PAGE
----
Most specimens in the Maude Abbott Medical Museum are human organs preserved in formaldehyde and mounted in glass jars. The earlier specimens – from the 1880s to the 1920s – were mostly derived from autopsies. Although these continued to be used as a source of material for many years, the increasing ability of surgeons to operate safely led to greater preservation of excised organs from living patients from the 1930s until the 1950s, when the last specimens still existing in the collection were collected. In both of these situations, specific consent to preserve and use organs for teaching was not obtained, from either patients or the patient’s family members. At the time they were collected, it was instead “understood” that a patient admitted to a teaching hospital consented to such donation, a practice that has been abandoned for many years. Since the use of organs at that time was accepted within the medical establishment as a normal procedure meant to advance the understanding of disease and aid the training of future doctors, we have decided that this material should be preserved and exhibited despite the absence of specific patient consent.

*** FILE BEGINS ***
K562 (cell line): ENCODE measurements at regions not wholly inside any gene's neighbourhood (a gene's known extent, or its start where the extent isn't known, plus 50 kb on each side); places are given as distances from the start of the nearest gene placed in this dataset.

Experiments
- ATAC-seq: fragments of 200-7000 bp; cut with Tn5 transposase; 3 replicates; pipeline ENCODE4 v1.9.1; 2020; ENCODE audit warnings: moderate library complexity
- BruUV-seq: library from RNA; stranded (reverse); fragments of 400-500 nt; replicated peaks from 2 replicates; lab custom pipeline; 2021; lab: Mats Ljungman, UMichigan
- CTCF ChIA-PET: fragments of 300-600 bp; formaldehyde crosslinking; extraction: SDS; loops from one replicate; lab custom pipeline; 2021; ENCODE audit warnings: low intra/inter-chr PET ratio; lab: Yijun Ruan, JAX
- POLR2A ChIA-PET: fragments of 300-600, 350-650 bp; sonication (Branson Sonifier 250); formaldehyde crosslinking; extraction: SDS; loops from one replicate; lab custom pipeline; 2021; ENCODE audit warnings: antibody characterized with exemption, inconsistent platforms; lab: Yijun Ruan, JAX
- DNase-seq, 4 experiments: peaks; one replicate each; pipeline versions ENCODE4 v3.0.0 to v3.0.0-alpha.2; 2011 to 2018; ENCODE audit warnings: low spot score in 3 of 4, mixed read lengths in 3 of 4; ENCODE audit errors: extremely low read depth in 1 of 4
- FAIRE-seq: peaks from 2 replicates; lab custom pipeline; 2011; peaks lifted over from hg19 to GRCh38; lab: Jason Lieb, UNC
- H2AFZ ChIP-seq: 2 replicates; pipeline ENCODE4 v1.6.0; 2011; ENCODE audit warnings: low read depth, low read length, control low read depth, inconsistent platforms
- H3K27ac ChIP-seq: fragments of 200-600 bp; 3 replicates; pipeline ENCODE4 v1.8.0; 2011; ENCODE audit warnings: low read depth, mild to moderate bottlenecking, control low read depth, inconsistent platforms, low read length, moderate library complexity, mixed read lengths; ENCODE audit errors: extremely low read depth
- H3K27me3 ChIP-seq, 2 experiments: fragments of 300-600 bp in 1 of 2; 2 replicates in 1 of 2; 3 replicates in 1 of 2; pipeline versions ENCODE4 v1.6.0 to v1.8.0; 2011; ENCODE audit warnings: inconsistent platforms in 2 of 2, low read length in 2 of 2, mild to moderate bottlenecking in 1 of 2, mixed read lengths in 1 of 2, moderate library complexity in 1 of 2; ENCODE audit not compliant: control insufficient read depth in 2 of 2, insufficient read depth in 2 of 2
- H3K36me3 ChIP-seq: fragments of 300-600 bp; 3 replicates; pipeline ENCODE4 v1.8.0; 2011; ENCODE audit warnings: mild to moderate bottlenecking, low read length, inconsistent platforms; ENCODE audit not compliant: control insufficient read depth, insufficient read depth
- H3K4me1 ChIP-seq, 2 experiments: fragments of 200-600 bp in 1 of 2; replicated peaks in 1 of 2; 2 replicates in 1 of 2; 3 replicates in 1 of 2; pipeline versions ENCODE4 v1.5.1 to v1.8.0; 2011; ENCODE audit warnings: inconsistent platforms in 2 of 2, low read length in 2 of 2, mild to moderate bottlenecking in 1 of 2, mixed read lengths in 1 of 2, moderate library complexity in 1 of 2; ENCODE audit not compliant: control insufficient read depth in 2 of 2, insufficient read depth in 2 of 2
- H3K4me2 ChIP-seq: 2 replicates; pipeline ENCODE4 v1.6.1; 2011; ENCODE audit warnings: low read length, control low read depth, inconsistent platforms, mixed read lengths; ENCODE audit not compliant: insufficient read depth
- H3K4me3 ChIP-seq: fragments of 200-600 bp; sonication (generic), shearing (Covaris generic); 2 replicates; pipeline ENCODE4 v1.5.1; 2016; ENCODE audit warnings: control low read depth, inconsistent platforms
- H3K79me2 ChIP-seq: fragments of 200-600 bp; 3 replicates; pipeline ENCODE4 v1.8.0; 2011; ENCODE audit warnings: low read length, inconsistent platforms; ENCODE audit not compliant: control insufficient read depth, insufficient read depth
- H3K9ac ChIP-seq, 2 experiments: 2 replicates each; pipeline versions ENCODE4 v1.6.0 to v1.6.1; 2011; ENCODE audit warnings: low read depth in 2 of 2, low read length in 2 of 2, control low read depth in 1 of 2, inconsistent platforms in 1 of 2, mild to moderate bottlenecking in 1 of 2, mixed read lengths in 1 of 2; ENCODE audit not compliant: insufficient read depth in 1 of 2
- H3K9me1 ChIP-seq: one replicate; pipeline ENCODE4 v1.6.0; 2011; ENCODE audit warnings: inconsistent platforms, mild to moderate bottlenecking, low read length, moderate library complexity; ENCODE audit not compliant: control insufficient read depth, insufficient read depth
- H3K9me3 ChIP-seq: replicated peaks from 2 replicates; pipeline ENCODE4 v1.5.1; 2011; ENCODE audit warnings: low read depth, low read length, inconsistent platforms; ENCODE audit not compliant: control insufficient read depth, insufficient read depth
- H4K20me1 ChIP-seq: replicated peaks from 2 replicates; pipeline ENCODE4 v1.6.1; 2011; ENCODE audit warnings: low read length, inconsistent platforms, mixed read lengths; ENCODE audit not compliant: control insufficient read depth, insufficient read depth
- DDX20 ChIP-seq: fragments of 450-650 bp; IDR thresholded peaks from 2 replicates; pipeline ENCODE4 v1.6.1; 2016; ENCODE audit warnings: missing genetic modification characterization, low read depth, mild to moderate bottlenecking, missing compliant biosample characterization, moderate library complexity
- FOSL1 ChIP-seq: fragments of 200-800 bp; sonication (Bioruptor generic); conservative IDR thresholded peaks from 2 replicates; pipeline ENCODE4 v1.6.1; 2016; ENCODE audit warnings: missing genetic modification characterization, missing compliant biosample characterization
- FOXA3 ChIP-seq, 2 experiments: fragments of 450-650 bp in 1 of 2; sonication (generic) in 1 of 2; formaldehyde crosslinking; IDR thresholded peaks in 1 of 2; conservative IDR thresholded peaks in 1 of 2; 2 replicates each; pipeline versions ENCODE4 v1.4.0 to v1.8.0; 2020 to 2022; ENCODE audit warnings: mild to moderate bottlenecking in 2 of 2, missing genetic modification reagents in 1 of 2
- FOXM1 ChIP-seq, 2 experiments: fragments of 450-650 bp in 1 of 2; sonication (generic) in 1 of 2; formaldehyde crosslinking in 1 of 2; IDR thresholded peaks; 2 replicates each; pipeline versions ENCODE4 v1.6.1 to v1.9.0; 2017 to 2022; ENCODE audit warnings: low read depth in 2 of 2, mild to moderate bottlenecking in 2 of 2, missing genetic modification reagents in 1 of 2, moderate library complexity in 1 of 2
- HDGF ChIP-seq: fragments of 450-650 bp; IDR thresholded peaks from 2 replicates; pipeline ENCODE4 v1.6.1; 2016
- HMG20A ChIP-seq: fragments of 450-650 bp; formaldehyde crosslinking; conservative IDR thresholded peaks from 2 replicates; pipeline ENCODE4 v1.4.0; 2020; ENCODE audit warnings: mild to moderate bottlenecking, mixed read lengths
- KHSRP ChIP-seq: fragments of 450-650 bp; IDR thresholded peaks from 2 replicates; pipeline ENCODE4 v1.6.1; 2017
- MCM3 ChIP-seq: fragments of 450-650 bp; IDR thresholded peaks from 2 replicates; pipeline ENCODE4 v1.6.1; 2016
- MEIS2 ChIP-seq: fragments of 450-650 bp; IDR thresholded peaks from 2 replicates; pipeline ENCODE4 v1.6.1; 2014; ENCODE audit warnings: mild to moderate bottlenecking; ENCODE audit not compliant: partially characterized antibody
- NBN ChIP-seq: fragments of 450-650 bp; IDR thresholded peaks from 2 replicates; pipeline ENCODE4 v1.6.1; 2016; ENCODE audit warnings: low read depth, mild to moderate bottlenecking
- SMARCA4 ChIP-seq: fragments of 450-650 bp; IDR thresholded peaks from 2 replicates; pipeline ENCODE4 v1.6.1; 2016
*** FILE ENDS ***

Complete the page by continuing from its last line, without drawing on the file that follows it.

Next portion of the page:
The many nameless individuals who “gave of themselves” for this purpose by what might be considered a form of cultural consent are to be respected. We owe them our thanks and sincere appreciation for the legacy they have left us.